Camden Maine: Going Down to the Sea in a Schooner
The Timeless Appeal of Camden, Maine and its Maritime History
By Sharon Kurtz
GoNOMAD Senior Writer
Camden Maine is often called the jewel in the crown of the coast. It’s picture postcard-worthy with its eye-catching church steeples, stately parks, and walkable High Street Historic District.
The town is set right next to the cozy harbor of west Penobscot Bay, with a cascading waterfall pouring down the rocks into the quay. It would be hard to find a more peaceful and beautiful cove than the one that anchors Camden, Maine.
At the Foot of the Camden Hills
The coastal village community is situated at the foot of Camden Hills. It contains a graceful, large windjammer fleet, historic Victorian inns, and a picturesque waterfront that no Hollywood movie set could ever match.
The town of Camden Maine has always been inextricably linked with sailing. Many mariners consider it one of the best cruising bays in the world.
For more than 200 years, the harbor has been alive with vessels of every type, from pleasure yachts to lobster boats. Tall-masted Schooners are docked right near town. With shipbuilding, fishing, lobstering, and those who come here to enjoy it by boat, Camden is forever tied to the sea.
A Bit of Camden History
Five hundred years before Columbus discovered America, it is thought that the Vikings first explored the Maine Coast. The Penobscot indigenous people lived in the area for thousands of years. They called it Megunticook, meaning “great swells of the sea,” a reference to the silhouette of the Camden Hills.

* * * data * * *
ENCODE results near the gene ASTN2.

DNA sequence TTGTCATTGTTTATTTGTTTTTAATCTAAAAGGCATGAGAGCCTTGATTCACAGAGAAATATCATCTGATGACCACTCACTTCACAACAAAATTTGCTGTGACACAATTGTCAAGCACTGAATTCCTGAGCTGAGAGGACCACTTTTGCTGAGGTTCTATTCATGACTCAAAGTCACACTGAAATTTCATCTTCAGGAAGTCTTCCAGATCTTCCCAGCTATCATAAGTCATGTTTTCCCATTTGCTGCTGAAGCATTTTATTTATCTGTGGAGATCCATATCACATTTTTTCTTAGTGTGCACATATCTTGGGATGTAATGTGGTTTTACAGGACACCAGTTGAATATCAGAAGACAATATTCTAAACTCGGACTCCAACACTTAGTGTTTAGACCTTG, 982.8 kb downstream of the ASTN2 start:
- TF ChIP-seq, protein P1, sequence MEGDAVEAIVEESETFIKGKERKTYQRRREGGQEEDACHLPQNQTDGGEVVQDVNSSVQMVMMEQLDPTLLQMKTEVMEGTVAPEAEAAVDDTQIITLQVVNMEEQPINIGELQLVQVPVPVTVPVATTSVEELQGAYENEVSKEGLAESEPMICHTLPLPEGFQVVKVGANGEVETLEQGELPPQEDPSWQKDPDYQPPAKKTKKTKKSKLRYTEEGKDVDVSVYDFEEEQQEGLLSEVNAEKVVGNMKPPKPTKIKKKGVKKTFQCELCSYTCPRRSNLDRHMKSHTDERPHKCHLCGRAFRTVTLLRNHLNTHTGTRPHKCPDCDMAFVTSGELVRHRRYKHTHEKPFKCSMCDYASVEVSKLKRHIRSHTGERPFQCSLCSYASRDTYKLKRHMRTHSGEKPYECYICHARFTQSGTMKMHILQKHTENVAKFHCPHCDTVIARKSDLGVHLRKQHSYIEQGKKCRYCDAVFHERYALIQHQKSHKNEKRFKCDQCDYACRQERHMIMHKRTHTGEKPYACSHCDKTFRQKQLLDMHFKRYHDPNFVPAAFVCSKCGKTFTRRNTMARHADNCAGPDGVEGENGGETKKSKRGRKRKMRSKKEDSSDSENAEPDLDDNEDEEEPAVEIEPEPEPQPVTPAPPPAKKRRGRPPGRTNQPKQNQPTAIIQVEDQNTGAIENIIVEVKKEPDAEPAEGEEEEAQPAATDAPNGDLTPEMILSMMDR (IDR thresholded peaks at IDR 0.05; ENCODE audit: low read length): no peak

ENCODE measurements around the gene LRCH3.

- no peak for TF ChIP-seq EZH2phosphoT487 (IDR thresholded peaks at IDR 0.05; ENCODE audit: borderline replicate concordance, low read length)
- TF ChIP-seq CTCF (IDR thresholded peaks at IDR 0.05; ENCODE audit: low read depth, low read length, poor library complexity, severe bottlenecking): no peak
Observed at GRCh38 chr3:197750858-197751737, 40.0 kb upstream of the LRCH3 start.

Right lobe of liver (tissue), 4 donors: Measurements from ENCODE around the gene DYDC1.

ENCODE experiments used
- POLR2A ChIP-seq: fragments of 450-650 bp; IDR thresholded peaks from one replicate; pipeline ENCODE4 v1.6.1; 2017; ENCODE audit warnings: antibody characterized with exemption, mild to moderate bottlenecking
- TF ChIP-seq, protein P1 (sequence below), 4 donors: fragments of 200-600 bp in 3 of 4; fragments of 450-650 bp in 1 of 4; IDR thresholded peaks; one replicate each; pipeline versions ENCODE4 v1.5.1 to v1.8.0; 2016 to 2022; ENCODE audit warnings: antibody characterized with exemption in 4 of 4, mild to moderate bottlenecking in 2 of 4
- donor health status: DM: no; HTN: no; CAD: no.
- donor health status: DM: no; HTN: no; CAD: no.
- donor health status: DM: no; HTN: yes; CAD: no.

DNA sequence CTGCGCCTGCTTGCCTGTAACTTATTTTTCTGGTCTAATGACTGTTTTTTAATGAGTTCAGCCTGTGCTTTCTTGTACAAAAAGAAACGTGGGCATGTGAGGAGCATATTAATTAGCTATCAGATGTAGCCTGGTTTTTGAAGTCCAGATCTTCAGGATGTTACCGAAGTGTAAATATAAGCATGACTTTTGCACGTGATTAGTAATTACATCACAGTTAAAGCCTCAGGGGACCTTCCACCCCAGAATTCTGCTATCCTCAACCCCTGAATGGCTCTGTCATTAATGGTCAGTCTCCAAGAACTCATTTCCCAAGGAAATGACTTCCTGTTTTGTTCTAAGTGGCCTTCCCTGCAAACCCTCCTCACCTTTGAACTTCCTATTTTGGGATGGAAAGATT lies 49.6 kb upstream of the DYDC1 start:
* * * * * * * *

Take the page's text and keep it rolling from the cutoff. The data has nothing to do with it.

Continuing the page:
At the Penobscot Marine Museum in Searsport, I learned that in 1605 English Captain George Waymouth explored Midcoastal Maine on his ship, the “Archangel.”
He penned a detailed account of his observations, later published in England from his journal. These are possibly the mountains mentioned in his personal log describing the terrain and Camden Hills as “the high mountains of Penobscot, against whose feet doth beat the sea.”
Settlers arrived as early as 1768 in the wilderness that is now Camden. It was incorporated in 1791, named after Charles Pratt, 1st Earl Camden, a member of British Parliament and sympathetic to the Americans.
Ships and Shipbuilding in Camden
As Maine became settled, shipbuilding thrived. The industries supporting shipbuilding contributed to Camden’s prosperity and helped the community flourish.
A sawmill was set up to make ship’s masts on the Megunticook River in the same spot where the waterfall cascades down to the harbor today. Two iron foundries used the waterpower of the river to forge anchors and fittings.
In 1792, the first ships were built in a shipyard that stretched from Chestnut Street all the way to the harbor. Camden had built a reputation for producing fine wooden ships that sailed all over the world delivering lumber and cargo.
According to the Penobscot Marine Museum, by the mid-1800s, three-and four-masted schooners were being built, the builders and owners thinking bigger was better. In 1900 Camden built the first six-masted schooner in the world.
A Summer Resort Destination
In the 1880s, the summer people discovered Camden. Because of its natural scenic beauty and accessible harbor location, wealthy people began building summer homes here in the late 19th century. Prominent families from the East Coast, including Philadelphia, Boston, and New York, created large, rambling Shingle Style cottages. Today, many sprawling estates have now been turned into fine B&Bs and Inns.